It appears the wait is finally over.

After more than a week of preparing and waiting for what had become historically powerful Hurricane Dorian, St. Johns County was set to start feeling the effects of the storm Tuesday night into Wednesday.

"We know this has been a long haul. Seven days we have been preparing," said Linda Stoughton, St. Johns County Director of Emergency Management, as she addressed the dozens of people packed in the Emergency Operations Center on Tuesday morning. "But today is the day."

The county was preparing to see the first winds and rain from the storm after dark on Tuesday with conditions progressively getting worse throughout Wednesday.

“All day Wednesday it’s going to get pretty nasty out there, so everybody needs to be in safe shelter," Jeff Alexander, deputy director for St. Johns County Emergency Management, told The Record on Tuesday morning.

Already, rising ocean waters have started to erode beaches and signal what is still yet to come.

As of Tuesday at 11 a.m., Hurricane Dorian was a Category 2 storm. Dorian was expected to gain speed and become better organized through Tuesday.

The Emergency Operations Center was buzzing Tuesday with a full staff. County commissioners Paul Waldron and Jeremiah Blocker sat and answered calls on the public information phone line. Officials watched large screens on the wall that showed sprawling Hurricane Dorian as it began to brush against the east coast of Florida. Some in the center had been working 12-hour shifts. Others had been sleeping in beds at the center since Sunday.

Following a live interview with CNN, St. Augustine Beach Mayor Undine George said Tuesday the city is preparing for up to 7 feet of storm surge on its shores.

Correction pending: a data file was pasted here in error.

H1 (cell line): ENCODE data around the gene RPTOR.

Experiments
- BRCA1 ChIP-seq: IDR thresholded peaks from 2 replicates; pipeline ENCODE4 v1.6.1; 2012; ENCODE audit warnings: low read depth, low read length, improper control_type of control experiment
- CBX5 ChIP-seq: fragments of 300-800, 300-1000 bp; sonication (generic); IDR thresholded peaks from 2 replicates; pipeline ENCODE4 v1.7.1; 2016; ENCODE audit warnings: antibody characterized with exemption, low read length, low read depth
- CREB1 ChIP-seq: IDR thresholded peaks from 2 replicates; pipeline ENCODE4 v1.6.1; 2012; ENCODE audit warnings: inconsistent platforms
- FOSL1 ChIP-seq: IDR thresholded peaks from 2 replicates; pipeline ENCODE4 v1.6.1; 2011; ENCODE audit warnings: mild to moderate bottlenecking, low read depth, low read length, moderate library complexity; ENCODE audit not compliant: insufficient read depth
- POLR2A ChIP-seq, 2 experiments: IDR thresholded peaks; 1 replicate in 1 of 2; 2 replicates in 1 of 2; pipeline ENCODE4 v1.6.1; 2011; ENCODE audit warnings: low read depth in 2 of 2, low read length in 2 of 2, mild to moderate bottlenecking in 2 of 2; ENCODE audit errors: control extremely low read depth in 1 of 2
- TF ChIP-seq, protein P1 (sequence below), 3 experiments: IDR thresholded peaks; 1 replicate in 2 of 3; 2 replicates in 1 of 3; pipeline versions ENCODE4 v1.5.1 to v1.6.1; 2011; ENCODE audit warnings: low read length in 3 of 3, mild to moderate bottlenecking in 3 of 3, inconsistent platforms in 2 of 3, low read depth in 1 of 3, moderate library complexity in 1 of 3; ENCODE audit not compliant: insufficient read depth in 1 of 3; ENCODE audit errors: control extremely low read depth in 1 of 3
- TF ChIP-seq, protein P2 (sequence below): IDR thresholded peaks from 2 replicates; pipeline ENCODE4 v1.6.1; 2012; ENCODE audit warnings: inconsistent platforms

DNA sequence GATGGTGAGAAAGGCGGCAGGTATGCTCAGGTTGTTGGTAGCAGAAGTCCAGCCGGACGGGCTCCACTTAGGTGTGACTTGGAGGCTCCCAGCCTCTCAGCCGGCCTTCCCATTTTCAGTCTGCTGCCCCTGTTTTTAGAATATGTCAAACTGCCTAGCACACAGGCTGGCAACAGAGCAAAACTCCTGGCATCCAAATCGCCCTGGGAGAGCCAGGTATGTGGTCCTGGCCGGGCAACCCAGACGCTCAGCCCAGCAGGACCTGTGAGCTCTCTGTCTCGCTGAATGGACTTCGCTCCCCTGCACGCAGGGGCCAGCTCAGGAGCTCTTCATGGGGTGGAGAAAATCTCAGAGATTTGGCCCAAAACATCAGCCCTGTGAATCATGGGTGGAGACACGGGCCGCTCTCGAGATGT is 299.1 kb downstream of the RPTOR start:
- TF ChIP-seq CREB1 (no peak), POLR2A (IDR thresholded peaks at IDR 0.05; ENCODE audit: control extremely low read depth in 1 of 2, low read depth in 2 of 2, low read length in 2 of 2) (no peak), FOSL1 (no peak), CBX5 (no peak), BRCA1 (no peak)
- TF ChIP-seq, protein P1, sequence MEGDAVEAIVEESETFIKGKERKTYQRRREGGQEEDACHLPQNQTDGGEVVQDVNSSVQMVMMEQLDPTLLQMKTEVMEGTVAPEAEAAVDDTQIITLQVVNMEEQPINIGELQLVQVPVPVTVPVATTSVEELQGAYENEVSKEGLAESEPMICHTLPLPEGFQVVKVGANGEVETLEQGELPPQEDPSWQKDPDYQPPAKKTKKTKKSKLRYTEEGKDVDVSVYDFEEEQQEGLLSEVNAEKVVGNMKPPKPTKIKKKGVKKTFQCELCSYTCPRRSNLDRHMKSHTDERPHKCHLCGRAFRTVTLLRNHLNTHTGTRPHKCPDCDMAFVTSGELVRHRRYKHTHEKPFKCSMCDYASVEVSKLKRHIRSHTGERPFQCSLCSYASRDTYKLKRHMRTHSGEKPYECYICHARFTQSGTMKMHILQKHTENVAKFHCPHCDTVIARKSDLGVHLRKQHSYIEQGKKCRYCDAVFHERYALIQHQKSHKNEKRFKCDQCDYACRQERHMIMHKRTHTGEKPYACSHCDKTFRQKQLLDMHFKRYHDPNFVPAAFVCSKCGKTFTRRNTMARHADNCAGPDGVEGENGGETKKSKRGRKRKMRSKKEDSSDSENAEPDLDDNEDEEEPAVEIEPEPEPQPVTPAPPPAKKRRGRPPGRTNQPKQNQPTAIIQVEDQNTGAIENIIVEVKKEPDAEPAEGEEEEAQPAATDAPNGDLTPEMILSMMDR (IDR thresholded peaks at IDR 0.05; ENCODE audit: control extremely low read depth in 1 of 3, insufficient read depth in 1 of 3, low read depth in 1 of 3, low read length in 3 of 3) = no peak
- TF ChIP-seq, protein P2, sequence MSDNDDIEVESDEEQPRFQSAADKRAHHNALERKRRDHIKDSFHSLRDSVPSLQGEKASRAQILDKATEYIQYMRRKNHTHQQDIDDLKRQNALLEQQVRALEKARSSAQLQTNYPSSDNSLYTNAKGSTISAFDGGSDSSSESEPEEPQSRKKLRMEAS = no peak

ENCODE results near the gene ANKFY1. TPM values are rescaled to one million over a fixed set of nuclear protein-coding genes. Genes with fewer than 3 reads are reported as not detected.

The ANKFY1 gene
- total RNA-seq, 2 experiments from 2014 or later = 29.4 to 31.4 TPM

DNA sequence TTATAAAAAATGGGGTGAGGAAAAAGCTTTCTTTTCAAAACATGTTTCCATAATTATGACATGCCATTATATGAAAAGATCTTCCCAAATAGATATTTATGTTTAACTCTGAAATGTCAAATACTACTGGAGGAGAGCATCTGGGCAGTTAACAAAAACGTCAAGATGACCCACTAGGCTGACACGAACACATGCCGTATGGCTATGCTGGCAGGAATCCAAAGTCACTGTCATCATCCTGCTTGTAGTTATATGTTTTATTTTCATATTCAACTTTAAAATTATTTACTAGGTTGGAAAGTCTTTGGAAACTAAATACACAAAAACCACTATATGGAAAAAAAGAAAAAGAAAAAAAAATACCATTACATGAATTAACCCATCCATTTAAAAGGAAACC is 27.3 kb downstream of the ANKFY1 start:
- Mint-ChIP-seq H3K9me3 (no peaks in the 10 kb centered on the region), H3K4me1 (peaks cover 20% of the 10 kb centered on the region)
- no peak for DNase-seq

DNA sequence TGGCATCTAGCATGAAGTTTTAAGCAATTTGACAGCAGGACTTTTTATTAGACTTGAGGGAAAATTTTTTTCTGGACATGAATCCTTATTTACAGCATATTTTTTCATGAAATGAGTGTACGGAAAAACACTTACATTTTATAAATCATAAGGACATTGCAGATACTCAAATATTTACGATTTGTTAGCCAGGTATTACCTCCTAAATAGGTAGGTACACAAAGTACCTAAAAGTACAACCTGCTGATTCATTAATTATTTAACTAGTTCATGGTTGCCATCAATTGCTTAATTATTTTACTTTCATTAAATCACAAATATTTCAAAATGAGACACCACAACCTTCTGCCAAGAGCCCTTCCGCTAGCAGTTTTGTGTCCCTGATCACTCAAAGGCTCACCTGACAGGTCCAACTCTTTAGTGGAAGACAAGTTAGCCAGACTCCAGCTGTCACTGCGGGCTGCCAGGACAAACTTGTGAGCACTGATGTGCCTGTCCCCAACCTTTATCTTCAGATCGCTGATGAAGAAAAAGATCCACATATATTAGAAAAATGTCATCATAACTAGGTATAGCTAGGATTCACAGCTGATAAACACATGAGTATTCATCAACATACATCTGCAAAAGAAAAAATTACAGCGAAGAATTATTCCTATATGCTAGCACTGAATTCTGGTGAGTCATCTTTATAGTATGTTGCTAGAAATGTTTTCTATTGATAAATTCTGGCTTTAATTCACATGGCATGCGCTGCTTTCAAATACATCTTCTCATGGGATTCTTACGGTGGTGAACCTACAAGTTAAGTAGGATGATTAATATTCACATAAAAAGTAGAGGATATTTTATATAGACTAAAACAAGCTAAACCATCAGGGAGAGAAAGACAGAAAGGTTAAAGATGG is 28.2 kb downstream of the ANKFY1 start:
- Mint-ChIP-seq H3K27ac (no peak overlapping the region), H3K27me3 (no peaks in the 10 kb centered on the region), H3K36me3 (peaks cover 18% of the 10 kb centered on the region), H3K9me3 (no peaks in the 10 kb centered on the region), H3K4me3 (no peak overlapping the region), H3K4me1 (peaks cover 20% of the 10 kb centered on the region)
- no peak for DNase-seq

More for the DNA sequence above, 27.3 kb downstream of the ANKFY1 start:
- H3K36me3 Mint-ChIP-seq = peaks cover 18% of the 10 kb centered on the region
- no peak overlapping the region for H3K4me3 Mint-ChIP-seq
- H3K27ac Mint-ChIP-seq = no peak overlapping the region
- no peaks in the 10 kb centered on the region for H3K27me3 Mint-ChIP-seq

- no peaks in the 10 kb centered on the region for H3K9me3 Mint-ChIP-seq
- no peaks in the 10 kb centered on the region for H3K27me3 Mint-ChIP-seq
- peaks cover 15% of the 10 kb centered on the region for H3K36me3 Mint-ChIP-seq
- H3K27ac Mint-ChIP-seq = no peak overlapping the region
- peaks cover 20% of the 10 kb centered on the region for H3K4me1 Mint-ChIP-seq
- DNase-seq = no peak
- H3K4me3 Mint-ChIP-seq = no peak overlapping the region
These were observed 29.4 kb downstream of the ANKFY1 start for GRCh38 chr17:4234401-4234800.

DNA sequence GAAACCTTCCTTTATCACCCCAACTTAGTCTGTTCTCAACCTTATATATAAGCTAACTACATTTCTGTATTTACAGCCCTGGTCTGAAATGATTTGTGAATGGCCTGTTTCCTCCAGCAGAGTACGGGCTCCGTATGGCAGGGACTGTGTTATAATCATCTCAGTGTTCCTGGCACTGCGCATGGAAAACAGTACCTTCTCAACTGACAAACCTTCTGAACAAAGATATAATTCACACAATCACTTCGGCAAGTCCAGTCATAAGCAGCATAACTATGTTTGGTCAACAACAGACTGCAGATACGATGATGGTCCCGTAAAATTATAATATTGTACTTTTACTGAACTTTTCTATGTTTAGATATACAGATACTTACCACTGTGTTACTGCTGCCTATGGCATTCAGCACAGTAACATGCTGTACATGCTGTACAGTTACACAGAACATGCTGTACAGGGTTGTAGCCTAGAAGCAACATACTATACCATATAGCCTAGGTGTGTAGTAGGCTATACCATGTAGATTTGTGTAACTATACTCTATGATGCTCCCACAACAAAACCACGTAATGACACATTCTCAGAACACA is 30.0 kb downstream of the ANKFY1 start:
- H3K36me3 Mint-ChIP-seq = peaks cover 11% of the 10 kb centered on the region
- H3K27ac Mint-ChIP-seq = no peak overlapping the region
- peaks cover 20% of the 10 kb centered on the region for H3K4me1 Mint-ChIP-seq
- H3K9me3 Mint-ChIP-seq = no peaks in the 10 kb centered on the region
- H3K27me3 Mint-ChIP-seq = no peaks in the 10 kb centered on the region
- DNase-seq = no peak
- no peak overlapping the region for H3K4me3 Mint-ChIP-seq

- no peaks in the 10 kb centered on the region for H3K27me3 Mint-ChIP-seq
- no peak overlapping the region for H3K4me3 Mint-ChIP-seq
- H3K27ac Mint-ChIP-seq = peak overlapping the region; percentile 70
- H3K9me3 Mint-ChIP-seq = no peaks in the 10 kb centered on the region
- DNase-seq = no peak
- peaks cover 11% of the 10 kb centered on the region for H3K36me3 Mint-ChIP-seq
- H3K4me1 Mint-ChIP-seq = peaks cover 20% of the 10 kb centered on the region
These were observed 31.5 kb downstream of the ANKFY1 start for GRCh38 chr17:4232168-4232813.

“This is the third hurricane to come on our shores in the last five years,” George said. “Each of the storms have degraded our dune system. We are still in recovery phase. We are starting out with less of a defense.”

George said she has seen resident fatigue set in as the storm inches closer, both from people tired of fighting yet another storm and people who are worn out from watching Dorian every step of the way on live TV for the last week.

Alexander said the priority Tuesday was to make sure everyone who needed to evacuate was able to get out safely. Officials also planned to keep an eye on wind speeds to monitor potential bridge closures, which take place when wind speeds go over 40-45 mph sustained gusts. As of Tuesday afternoon, no bridges were closed.

“There are people monitoring absolutely everything,” Alexander said. “Traffic monitors, traffic counters, wind speed monitors, weather monitors. We are monitoring to make sure that any problem that comes up we make an effort to resolve it."

Evacuation orders went into effect Monday morning for zones A and B, those in areas that are prone to flooding. That includes waterfront properties, Ponte Vedra Beach, St. Augustine, St. Augustine Beach, the islands, Hastings and Flagler Estates.

People can find evacuation information, as well as other storm updates, at sjcfl.us.

Despite the potential fatigue for all involved, Stoughton urged everyone at the Emergency Operations Center to be ready.

"We are going to have to start reacting to what the storm does later on tonight," Stoughton said. "We need to maintain our high level of alert and be ready to go when we start getting reports of any kind of flooding, any kind of coastal impacts, any kind of trees across roads, through the evening."